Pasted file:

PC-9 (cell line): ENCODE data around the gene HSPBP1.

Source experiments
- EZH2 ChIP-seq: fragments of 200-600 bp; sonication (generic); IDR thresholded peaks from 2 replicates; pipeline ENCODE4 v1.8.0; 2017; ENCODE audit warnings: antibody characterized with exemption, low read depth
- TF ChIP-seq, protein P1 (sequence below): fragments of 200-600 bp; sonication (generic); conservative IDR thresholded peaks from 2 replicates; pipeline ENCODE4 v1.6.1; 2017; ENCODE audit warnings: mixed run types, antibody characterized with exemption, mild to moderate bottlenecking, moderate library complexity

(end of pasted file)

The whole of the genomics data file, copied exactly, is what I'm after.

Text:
PC-9 (cell line): ENCODE data around the gene HSPBP1.

Source experiments
- EZH2 ChIP-seq: fragments of 200-600 bp; sonication (generic); IDR thresholded peaks from 2 replicates; pipeline ENCODE4 v1.8.0; 2017; ENCODE audit warnings: antibody characterized with exemption, low read depth
- TF ChIP-seq, protein P1 (sequence below): fragments of 200-600 bp; sonication (generic); conservative IDR thresholded peaks from 2 replicates; pipeline ENCODE4 v1.6.1; 2017; ENCODE audit warnings: mixed run types, antibody characterized with exemption, mild to moderate bottlenecking, moderate library complexity